|The Lebanese army has been deployed in the south and interior amid security fears [AFP]|
Elias Hanna, a retired Lebanese army general, explains why the absence of a unified defence strategy is a key issue for Lebanon’s new government.
In order to understand the situation in Lebanon, you need to know who the local, regional and international players are.
You must keep in mind that Lebanon used to be, and still is, a buffer state. That is, a neutral state lying between two rival countries that serves to prevent direct conflict between them.
The international players are the USA, Russia, the European Union and the United Nations Security Council. Of these, the most important is the USA, which appears to have some form of monopoly over the region’s issues.
The regional players are the Kingdom of Saudi Arabia (KSA), Syria, Israel and last, but not least, we have a new important player in Iran.
Lebanon itself is divided into two main factions – the March 14 group that looks set to retain it’s majority in parliament, and the March 8 group which is likely to remain in opposition although it is represented in the cabinet.
These regional players are divided between two axis.
The Hezbollah-led March 8 faction is aligned to Syria, Iran and Hamas in Gaza, while the March 14 coalition is aligned to the KSA, Egypt, Jordan, the Gulf Cooperation Council and the Palestinian Authority in the West Bank.
So far, the first axis is playing the regional game against the US, whereas the second is allied to Uncle Sam.
The March 14 group fears Iran’s regional plan – especially when it is backed by a nuclear programme and a super power like Russia.
The March 8 group fears the US will seek to impose regime change as part of its strategy in the region as a whole.
Q: Why is defence an issue in Lebanon?
Lebanon, as mentioned earlier, is a buffer state, hence its importance as the ground where rivals settle their accounts. Defence is an issue because Lebanon does not have a grand strategy on how and when to use armed forces for political goals.
It is about the decision on war and peace – a clear example is Israel’s war on Lebanon in July 2006.
Briefly, Lebanon does not have a clear decision making process on when to use force.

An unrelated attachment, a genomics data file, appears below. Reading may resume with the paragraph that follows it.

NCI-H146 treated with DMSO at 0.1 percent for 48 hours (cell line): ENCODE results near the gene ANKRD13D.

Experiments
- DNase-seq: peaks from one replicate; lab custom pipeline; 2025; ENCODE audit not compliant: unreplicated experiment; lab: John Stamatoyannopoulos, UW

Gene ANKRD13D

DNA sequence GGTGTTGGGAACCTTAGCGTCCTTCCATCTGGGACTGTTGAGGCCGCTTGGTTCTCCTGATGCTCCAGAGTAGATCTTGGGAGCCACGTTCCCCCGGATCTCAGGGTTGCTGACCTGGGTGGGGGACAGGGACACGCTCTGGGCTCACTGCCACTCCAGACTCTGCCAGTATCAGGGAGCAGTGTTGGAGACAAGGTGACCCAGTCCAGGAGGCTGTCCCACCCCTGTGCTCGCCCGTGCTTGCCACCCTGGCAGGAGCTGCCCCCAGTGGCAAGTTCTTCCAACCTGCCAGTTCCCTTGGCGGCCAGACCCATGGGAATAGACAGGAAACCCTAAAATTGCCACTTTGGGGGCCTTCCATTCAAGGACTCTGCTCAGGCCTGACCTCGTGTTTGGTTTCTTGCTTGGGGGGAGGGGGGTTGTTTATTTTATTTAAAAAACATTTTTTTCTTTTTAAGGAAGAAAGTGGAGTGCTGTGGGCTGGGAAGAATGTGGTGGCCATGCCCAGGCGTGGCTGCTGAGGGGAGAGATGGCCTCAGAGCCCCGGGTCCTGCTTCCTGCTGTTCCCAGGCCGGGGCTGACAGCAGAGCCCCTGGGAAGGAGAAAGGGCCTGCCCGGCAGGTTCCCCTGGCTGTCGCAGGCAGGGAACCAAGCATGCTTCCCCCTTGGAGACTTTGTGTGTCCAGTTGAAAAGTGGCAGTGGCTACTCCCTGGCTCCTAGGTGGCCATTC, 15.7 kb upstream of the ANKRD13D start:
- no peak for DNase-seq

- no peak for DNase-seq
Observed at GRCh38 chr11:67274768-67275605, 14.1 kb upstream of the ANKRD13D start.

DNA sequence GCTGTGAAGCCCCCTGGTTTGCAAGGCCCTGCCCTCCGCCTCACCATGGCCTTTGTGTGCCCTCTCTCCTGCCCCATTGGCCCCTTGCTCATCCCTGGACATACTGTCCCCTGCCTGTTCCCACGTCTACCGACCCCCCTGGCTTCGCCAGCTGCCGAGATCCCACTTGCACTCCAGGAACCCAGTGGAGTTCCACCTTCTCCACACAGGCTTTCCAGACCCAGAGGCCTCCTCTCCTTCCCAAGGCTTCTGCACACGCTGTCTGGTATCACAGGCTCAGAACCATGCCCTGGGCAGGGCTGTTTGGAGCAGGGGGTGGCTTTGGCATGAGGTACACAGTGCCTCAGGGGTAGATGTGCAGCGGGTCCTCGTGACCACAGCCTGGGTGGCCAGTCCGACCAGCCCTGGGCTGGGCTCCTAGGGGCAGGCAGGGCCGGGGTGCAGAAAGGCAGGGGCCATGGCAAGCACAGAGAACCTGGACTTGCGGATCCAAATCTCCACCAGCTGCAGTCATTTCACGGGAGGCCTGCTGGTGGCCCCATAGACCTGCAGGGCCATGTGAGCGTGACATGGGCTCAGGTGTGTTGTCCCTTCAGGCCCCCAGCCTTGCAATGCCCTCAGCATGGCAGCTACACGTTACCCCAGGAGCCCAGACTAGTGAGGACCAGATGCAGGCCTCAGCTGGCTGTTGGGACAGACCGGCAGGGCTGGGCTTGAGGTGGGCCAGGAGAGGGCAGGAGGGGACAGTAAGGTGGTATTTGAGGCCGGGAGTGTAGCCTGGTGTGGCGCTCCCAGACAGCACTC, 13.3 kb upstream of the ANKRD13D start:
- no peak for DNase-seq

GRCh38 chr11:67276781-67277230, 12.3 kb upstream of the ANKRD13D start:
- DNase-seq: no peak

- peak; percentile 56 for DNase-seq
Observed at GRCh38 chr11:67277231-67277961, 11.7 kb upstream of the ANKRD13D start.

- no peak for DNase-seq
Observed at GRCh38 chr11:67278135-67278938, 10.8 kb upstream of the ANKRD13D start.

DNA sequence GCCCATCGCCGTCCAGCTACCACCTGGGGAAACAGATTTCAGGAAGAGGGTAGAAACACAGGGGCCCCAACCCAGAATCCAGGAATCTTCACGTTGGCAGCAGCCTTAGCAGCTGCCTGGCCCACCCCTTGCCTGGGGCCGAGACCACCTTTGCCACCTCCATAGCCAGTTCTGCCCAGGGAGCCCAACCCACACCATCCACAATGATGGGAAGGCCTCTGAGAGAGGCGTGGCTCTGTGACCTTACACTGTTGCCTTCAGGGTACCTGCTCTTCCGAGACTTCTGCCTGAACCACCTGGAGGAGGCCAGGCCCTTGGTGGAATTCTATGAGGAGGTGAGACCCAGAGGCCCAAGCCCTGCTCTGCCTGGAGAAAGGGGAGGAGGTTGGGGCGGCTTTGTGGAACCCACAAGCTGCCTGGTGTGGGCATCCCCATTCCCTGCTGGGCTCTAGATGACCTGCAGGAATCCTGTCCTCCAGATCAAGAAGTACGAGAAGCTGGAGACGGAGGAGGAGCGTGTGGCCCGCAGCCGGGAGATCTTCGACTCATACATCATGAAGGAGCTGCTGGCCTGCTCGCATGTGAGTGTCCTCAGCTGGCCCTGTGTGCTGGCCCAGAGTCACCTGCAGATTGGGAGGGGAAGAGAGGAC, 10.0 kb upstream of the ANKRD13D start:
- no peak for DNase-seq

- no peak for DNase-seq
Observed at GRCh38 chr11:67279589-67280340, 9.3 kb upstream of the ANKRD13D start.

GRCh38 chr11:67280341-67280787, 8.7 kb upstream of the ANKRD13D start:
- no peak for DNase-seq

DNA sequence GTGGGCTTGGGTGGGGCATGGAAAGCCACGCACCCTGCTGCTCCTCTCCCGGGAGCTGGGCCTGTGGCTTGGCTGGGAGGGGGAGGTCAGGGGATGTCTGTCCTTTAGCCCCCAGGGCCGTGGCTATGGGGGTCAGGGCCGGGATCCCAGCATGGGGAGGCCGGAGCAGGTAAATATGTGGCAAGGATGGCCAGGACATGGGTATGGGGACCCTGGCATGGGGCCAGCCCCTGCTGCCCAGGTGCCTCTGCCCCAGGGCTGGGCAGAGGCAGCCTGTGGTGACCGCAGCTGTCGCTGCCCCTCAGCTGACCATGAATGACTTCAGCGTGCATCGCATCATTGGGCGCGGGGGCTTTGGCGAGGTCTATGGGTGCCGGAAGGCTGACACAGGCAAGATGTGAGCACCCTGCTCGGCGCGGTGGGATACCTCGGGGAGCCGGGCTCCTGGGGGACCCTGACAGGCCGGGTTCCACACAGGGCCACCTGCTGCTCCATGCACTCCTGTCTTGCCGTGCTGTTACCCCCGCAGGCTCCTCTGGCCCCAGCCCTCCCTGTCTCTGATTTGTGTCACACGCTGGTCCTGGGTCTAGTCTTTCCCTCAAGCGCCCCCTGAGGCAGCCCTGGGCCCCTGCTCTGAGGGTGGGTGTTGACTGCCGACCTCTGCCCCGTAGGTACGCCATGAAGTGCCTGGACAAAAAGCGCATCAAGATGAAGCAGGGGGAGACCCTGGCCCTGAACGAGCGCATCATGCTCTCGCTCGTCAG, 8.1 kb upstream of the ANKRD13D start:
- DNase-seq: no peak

This inability to decide on major issues such as declaring war and peace is due to the multi-confessional political system, as well as band-wagoning of local players behind their regional masters.
Q: How are defence forces organised in Lebanon at the moment?
Mainly there is the army and the Internal Security Forces. The army has three services: land, navy and air forces.
The Lebanese army is now deployed along with UNIFIL forces in the south of the country, as well as in the interior, for stability and security missions. The army has long been neglected, as far as equipment is concerned.
Q: Are there plans to bring armed Hezbollah fighters ‘in from the cold’ and incorporate them within mainstream defence forces?
The March 14 coalition proposed – during unity talks after Hezbollah fighters used their arms internally last year for the first time – to incorporate Hezbollah fighters within the army.
Hezbollah refused for many reasons, one of them is the major difference between a conventional army and a resistance force.
In addition to this, we have to take into account, the ideological dimension between a secular army and a religious resistance that adopts Wilayat Al Faqih (rule of Islamic jurists) as a doctrine.
Q: Would the army ever be deployed against Hezbollah? Would it, or could it even, disarm Hezbollah fighters?
In order to deploy the army against Hezbollah, there must be a political decision within the cabinet. Nobody in Lebanon can do it. Moreover, the army cannot disarm Hezbollah as the army itself would likely split along sectarian lines.
Q: How will the Lebanese authorities deal with armed Palestinian fighters on Lebanese soil – in and outside of the camps? What threat do these fighters pose for Lebanese political stability?
|Lebanon’s defence strategy is of critical importance as it is a ‘buffer’ state, says Hanna|
To deal with the armed Palestinian fighters, a political decision must also be taken which has not yet been agreed.
However, it is certain that the Palestinian issue must be dealt with within an overall, grand strategy backed by the Lebanese government as a whole.
Now there is no such grand strategy. The threat from the Palestinian camps is that they can be used as a safe haven for terrorists, as witnessed by the three-month battle between the army and armed militias in the Naher Al Bared camp.
Q: What other domestic defence issues does Lebanon face?
Lebanon now considers Israel as the main enemy, however, Lebanon has to deal with and assess various security threats.
The assessment of these threats comes from studying the strategic environment.
Moreover, threats can come from an enemy as well as from an former or apparent ally and friend.
Q: Can the Lebanese army withstand threats from either Syria or Israel?
The Lebanese army is a modest one compared to Israeli and Syrian armed forces. But with a good, suitable and feasible strategy, I think we can at least deter any foreign power from threatening the national security of Lebanon.
Q: What international assistance is Lebanon likely to get to strengthen its armed forces?
We have to keep in mind that we don’t have a wish list to ask for arms from abroad, a la carte. We are a minor player in the region – a buffer state. So we have to wait for what the others can give us, not the other way.
Moreover, we cannot ask for arms before having a final military doctrine on how to fight our enemies and on how to deter the threats.
However, Israel, as well as Syria, will not allow Lebanon to have advanced arms that may disturb the balance of power.
It is in the interests of both players to keep Lebanon weak.
The views expressed in this article are the author’s own and do not necessarily reflect Al Jazeera’s editorial policy.